Fringe areas for riding
THE surge in the popularity of horse riding could be partly responsible for small blocks of land on village fringes with no development potential fetching good money.
Figures from the British Equine Trade Association report a 20% rise in the number of riders since 1997 and a sharp increase in the number of horses being kept.
Matthew Peters, auctioneer with Bruton Knowles, says the unexpectedly high prices achieved at the firms recent auctions of land in Bucks were probably due to interest from horse owners looking for paddocks and people who want a buffer of land surrounding their properties.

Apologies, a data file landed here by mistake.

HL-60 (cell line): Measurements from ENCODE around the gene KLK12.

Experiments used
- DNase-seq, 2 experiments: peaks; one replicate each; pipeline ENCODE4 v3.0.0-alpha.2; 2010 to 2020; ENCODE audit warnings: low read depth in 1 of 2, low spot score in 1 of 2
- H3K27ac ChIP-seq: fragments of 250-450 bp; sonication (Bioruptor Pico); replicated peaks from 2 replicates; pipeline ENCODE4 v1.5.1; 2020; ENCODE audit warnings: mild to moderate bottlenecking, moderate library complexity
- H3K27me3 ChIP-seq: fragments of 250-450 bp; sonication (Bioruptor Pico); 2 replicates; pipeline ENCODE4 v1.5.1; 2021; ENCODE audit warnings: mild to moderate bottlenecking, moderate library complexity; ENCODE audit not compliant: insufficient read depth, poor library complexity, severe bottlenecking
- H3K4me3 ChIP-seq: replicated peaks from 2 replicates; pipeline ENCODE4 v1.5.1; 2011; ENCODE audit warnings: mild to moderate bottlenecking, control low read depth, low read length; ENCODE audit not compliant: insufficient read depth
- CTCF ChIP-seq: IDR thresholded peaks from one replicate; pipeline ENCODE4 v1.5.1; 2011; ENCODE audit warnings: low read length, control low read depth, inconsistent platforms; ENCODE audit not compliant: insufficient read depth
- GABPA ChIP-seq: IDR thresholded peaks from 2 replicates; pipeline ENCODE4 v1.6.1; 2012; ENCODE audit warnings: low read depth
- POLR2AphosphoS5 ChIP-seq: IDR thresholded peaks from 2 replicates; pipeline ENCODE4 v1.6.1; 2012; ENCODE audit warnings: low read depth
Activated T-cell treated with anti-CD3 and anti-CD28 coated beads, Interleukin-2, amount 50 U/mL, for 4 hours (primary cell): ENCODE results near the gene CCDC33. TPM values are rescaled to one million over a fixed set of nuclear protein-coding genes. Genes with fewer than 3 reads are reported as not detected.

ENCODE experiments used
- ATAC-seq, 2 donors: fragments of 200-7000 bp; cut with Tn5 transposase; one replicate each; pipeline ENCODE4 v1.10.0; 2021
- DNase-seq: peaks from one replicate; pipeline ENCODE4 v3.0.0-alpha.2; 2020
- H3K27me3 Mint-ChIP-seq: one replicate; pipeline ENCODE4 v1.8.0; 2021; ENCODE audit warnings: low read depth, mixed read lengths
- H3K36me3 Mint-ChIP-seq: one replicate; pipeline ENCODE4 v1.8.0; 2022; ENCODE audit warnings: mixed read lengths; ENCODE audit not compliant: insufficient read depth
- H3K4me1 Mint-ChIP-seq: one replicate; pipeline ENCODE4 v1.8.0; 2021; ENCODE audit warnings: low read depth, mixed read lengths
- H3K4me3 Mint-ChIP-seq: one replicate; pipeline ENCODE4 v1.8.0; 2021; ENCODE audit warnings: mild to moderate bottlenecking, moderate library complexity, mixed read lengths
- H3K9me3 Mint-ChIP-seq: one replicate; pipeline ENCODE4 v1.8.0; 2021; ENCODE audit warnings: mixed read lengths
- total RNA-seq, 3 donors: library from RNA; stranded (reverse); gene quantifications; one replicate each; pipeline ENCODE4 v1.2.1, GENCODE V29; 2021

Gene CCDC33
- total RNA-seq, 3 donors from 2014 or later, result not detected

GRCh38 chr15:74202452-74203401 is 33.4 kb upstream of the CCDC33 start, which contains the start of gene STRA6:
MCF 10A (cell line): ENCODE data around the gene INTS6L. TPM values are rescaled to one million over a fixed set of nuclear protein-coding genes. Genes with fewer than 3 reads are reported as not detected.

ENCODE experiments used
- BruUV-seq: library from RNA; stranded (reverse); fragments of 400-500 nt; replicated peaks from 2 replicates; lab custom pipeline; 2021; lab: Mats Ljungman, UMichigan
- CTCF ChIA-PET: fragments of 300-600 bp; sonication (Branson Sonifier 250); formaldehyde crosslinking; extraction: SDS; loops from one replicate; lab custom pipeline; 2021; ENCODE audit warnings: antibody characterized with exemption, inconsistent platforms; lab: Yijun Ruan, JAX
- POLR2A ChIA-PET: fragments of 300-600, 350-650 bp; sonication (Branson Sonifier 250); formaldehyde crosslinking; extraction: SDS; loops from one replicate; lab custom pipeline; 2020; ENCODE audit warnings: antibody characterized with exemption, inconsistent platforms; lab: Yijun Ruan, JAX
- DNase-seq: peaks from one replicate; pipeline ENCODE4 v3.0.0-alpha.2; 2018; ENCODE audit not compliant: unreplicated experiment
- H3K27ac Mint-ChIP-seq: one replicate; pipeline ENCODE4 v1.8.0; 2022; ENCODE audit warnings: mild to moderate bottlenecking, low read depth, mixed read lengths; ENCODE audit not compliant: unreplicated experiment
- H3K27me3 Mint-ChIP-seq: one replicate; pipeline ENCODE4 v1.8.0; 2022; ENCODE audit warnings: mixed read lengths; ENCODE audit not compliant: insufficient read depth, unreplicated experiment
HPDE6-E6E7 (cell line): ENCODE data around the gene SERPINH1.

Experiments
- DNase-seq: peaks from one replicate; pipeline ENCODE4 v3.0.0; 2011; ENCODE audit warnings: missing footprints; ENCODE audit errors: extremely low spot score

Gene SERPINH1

A plot of 11.5 acres near Haversham, guided at £55,000, attracted intense bidding and eventually went under the hammer for £75,000 (£6521/acre) despite the fact it is prone to flooding. A further eight lots at Mursley all went for well in excess of the guide price and averaged just below £4000/acre.
However, according to Ralph Crathorne, business adviser with Strutt & Parker, farmers are not missing out on this demand for land.
He says many farms have set up some form of equine enterprise over the last 15 years, with a rapid increase in the past two years.
Mr Crathorne adds that where demand is high, annual rents for land let to horses can achieve a premium of approximately £200-£500/acre.